|Artist / Origin||
Yoruba artist, Nigeria
Period: 1900 CE - 2010 CE
Glass beads, fiber, cloth, and thread
|Dimensions||54 1/2 in x 8 x 8 in (including beaded veil)|
|Location||Newark Museum, Newark, NJ|
|Credit||Courtesy of the Newark Museum|
|Mary Nooter RobertsProfessor of Culture and Performance, University of California, Los Angeles|
|Babatunde LawalProfessor of Art History, Virginia Commonwealth University|
|Christa ClarkeSenior Curator of Arts of Africa and the Americas, Newark Museum|
Royal Crown (adènlà)
The Yoruba of Nigeria have this tradition for many centuries of making these beaded crowns which are the preeminent symbol of kingship. And a king or a chief might have twenty or more crowns depending on when they are worn, depending on their situation.
In the early twentieth century with the British in Nigeria, you begin to see a form of crown that develops in the shape of a British barrister’s wig. So it’s a white crown and it has the kind of curls on the side that were similar to the wigs that you see British judges wearing. And it was actually an interesting way of showing how some of these regional leaders in Nigeria both appropriated symbols of power from the colonial forces and at the same time adapted them.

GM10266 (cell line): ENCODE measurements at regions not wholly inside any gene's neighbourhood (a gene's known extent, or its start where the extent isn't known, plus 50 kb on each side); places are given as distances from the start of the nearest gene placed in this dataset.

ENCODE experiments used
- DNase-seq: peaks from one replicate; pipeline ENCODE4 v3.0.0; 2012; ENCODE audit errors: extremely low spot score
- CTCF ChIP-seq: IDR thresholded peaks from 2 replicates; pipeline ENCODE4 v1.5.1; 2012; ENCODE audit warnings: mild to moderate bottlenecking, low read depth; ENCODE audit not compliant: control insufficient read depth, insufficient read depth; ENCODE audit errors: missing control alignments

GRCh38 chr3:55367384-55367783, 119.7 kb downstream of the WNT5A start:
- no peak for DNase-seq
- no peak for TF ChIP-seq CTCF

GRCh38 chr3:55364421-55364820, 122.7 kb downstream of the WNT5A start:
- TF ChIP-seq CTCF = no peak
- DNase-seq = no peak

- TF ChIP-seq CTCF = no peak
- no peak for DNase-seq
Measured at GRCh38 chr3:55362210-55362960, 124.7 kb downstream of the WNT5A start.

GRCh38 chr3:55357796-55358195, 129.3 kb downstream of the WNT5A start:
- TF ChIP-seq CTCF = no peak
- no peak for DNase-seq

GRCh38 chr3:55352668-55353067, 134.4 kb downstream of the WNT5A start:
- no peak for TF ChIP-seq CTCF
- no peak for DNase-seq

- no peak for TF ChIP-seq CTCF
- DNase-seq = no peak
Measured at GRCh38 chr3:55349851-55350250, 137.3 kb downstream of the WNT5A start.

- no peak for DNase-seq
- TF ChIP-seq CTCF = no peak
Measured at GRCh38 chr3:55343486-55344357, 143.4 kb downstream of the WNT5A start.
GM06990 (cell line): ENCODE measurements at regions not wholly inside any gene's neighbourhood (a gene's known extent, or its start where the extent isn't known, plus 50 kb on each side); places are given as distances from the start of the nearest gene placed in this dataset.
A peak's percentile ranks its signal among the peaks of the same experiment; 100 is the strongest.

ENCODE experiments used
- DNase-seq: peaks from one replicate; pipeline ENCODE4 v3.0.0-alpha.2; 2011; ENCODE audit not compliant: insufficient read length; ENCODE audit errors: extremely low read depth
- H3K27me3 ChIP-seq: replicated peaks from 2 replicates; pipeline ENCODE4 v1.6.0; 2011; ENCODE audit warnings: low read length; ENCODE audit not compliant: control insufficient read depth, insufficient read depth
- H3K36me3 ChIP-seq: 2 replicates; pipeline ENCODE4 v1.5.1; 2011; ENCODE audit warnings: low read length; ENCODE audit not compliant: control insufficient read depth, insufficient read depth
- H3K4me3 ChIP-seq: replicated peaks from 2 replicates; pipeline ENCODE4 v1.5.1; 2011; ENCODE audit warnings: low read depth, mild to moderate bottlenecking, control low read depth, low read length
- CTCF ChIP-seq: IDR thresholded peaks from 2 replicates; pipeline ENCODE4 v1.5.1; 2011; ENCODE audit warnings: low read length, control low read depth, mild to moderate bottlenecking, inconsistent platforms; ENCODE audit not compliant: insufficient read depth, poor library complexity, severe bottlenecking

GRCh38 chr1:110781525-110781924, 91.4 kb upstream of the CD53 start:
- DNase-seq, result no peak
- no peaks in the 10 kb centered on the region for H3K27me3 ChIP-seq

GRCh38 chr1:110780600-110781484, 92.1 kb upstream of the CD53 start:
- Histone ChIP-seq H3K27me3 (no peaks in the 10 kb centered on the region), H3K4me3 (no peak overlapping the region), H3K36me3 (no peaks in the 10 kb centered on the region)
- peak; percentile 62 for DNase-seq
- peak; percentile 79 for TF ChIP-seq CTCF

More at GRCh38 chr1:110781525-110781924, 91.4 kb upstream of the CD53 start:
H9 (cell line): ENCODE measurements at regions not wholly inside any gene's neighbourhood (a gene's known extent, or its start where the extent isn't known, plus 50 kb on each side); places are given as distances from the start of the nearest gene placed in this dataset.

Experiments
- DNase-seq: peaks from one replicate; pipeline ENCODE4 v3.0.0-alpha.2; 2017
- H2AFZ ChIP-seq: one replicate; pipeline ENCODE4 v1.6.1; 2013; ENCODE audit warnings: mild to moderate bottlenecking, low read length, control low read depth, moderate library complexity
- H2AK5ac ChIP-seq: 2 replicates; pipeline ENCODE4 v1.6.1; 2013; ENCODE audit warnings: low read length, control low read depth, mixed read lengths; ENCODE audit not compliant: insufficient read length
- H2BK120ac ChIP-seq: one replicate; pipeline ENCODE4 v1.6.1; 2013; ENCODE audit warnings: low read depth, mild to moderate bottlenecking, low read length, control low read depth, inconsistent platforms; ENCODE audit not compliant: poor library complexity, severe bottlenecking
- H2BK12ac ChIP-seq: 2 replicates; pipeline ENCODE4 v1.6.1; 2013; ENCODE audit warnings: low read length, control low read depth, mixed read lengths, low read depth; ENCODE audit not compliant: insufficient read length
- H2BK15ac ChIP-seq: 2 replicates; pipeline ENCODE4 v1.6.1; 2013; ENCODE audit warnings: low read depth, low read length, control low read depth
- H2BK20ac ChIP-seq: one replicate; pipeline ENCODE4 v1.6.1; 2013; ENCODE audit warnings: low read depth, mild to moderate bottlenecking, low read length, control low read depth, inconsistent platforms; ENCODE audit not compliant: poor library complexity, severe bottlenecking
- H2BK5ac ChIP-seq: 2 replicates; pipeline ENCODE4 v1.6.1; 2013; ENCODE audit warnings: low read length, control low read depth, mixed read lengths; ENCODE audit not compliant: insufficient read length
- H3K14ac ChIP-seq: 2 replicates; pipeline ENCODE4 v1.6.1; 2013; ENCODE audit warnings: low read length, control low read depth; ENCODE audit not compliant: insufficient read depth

In a way, obviously the form is evoking this system of power which was imposed on the Yoruba. But at the same time, the color white was also very symbolically meaningful to the Yoruba—it is the color of purity, it is the color of spirituality. And one of the interesting things about the crown in the Newark Museum’s collection is that it still evokes the conical shape of the traditional beaded crown. At the very top of this particular beaded headdress you have these small cone shapes and that’s one of the ways leaders were still able to evoke a traditional form while making a nod to the power of a foreign symbol.”